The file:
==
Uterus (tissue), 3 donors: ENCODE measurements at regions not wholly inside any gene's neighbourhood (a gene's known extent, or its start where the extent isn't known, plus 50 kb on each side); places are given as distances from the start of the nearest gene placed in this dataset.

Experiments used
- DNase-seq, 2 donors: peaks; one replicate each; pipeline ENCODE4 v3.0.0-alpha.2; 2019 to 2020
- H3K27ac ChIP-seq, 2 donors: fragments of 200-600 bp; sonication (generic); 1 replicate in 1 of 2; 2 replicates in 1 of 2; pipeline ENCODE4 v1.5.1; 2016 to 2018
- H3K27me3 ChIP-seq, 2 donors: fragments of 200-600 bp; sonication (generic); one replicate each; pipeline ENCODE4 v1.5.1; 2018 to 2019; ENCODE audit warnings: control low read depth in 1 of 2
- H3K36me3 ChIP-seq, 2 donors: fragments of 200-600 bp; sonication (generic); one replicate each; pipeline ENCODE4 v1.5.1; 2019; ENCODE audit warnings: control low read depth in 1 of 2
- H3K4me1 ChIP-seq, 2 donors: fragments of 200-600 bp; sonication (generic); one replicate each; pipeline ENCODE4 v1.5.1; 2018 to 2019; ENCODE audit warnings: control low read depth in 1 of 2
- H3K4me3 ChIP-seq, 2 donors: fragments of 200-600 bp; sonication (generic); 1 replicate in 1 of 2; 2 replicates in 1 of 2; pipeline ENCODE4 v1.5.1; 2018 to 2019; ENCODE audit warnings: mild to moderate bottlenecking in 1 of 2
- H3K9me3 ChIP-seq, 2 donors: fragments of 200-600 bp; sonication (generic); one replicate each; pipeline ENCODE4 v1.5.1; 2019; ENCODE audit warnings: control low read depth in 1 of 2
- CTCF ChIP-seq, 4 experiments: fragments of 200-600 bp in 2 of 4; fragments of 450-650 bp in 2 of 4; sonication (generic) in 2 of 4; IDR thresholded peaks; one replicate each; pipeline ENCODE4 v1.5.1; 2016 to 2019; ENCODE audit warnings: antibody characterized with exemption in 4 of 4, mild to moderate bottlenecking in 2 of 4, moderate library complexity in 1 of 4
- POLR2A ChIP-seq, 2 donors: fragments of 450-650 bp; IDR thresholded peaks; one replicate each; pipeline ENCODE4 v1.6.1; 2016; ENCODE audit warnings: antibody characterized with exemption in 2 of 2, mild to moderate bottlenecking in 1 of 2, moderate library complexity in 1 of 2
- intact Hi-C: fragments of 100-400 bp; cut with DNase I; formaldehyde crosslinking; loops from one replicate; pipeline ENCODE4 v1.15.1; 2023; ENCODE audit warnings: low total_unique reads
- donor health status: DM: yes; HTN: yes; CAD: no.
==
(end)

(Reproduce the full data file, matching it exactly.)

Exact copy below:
Uterus (tissue), 3 donors: ENCODE measurements at regions not wholly inside any gene's neighbourhood (a gene's known extent, or its start where the extent isn't known, plus 50 kb on each side); places are given as distances from the start of the nearest gene placed in this dataset.

Experiments used
- DNase-seq, 2 donors: peaks; one replicate each; pipeline ENCODE4 v3.0.0-alpha.2; 2019 to 2020
- H3K27ac ChIP-seq, 2 donors: fragments of 200-600 bp; sonication (generic); 1 replicate in 1 of 2; 2 replicates in 1 of 2; pipeline ENCODE4 v1.5.1; 2016 to 2018
- H3K27me3 ChIP-seq, 2 donors: fragments of 200-600 bp; sonication (generic); one replicate each; pipeline ENCODE4 v1.5.1; 2018 to 2019; ENCODE audit warnings: control low read depth in 1 of 2
- H3K36me3 ChIP-seq, 2 donors: fragments of 200-600 bp; sonication (generic); one replicate each; pipeline ENCODE4 v1.5.1; 2019; ENCODE audit warnings: control low read depth in 1 of 2
- H3K4me1 ChIP-seq, 2 donors: fragments of 200-600 bp; sonication (generic); one replicate each; pipeline ENCODE4 v1.5.1; 2018 to 2019; ENCODE audit warnings: control low read depth in 1 of 2
- H3K4me3 ChIP-seq, 2 donors: fragments of 200-600 bp; sonication (generic); 1 replicate in 1 of 2; 2 replicates in 1 of 2; pipeline ENCODE4 v1.5.1; 2018 to 2019; ENCODE audit warnings: mild to moderate bottlenecking in 1 of 2
- H3K9me3 ChIP-seq, 2 donors: fragments of 200-600 bp; sonication (generic); one replicate each; pipeline ENCODE4 v1.5.1; 2019; ENCODE audit warnings: control low read depth in 1 of 2
- CTCF ChIP-seq, 4 experiments: fragments of 200-600 bp in 2 of 4; fragments of 450-650 bp in 2 of 4; sonication (generic) in 2 of 4; IDR thresholded peaks; one replicate each; pipeline ENCODE4 v1.5.1; 2016 to 2019; ENCODE audit warnings: antibody characterized with exemption in 4 of 4, mild to moderate bottlenecking in 2 of 4, moderate library complexity in 1 of 4
- POLR2A ChIP-seq, 2 donors: fragments of 450-650 bp; IDR thresholded peaks; one replicate each; pipeline ENCODE4 v1.6.1; 2016; ENCODE audit warnings: antibody characterized with exemption in 2 of 2, mild to moderate bottlenecking in 1 of 2, moderate library complexity in 1 of 2
- intact Hi-C: fragments of 100-400 bp; cut with DNase I; formaldehyde crosslinking; loops from one replicate; pipeline ENCODE4 v1.15.1; 2023; ENCODE audit warnings: low total_unique reads
- donor health status: DM: yes; HTN: yes; CAD: no.